The latest data on median gross charges, which are the charges, at undiscounted rates, of all services provided (also called productivity), indicate that primary care physician productivity is still increasing faster than compensation. Back in 2002, the opposite was true — compensation was growing slightly faster.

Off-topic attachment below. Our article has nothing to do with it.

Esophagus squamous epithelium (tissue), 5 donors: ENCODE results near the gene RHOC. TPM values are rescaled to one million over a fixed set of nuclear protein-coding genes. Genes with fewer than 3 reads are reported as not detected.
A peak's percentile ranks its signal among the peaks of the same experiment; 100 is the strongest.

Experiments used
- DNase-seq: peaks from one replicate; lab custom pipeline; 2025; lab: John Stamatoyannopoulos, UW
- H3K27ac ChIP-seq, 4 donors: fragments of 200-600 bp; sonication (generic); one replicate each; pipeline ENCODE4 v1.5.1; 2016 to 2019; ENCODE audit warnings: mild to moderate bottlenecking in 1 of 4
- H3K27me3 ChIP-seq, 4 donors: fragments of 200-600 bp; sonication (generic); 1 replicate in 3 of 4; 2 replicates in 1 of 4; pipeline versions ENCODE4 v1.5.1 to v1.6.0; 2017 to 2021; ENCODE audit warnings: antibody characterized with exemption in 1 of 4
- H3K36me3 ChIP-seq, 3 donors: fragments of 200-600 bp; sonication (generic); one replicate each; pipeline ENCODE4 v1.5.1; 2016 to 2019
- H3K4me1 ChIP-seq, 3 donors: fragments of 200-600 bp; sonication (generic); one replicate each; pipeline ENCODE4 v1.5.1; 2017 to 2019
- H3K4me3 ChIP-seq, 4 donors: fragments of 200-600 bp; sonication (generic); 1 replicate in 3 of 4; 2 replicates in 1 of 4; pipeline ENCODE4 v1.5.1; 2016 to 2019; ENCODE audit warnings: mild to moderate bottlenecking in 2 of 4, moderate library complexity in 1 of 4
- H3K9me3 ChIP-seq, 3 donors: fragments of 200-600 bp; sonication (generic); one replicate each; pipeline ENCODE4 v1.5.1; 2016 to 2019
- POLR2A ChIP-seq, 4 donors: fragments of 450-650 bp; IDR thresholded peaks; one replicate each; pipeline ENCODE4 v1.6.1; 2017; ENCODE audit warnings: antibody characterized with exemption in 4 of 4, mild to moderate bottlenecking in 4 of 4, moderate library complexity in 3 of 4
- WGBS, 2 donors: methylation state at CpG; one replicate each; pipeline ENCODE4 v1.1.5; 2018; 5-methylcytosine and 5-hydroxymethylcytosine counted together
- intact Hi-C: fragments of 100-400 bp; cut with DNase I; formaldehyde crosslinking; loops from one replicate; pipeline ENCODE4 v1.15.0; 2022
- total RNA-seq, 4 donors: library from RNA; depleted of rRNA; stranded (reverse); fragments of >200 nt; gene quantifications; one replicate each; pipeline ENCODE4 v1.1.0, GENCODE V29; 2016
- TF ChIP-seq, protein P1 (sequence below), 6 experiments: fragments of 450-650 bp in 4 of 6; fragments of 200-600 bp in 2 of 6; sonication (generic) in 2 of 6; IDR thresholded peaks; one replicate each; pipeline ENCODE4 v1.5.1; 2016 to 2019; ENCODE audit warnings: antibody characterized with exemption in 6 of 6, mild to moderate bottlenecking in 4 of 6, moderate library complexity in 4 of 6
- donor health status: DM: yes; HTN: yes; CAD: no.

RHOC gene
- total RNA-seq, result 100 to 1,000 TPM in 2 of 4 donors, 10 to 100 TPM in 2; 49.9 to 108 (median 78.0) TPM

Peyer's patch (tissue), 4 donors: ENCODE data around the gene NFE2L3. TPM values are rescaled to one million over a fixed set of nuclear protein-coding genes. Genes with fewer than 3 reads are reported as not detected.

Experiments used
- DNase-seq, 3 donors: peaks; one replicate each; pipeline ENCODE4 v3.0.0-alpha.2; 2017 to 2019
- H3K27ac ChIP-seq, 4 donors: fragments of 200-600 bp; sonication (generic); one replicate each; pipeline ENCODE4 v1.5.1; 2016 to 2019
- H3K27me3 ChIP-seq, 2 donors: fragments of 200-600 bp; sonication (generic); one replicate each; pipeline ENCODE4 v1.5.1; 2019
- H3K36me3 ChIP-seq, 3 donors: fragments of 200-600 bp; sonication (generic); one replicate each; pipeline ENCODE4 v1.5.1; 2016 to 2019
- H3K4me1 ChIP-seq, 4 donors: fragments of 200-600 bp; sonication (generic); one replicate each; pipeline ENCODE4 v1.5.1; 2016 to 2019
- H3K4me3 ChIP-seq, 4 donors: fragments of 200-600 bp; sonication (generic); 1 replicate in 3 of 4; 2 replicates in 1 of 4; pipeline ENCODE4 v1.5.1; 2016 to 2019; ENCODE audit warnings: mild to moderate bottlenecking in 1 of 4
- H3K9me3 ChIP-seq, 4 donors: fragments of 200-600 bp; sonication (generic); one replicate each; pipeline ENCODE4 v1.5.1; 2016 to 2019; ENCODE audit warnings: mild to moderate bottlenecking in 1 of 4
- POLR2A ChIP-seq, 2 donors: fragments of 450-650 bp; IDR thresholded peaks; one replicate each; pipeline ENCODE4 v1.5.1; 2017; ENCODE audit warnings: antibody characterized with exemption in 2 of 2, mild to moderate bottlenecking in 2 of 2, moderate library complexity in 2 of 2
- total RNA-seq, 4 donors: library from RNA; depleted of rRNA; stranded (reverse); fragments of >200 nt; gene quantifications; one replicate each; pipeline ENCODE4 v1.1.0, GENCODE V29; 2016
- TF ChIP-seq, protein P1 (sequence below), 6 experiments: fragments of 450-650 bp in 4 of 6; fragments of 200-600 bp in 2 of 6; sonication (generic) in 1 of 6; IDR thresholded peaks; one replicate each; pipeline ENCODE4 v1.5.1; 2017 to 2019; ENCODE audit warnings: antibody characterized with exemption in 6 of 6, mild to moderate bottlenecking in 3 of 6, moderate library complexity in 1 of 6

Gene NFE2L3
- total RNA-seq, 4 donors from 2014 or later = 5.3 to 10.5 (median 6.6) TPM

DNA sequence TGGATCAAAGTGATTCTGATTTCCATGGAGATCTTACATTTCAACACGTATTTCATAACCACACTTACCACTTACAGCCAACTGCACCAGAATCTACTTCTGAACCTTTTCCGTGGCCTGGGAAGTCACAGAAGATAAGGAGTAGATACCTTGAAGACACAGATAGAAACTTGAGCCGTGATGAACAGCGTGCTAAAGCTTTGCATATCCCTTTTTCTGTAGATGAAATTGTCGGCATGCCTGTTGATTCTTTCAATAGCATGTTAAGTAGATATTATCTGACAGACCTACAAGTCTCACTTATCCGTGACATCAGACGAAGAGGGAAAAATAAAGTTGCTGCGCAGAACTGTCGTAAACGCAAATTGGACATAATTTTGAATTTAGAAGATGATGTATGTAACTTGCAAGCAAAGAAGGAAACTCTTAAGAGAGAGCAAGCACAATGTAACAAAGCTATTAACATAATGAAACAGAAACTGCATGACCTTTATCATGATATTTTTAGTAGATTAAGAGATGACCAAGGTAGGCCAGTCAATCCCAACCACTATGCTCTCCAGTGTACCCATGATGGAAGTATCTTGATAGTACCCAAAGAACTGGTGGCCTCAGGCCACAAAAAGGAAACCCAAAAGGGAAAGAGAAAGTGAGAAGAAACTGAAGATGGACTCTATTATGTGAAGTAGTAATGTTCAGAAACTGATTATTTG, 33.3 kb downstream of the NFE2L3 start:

According to the “Physician Compensation and Production Survey” issued by the Medical Group Management Association, there was a 2.9 percent change in compensation and a 7.6 percent change in productivity for all primary care physicians from 2008 through 2009. For 2005 through 2009, MGMA reports a 13.9 percent change in compensation and a 22.5 percent change in productivity for all primary care doctors. All specialists, during the same period, report a 2.9 percent change in compensation and a slight dip in productivity — a change of –1.3 percent.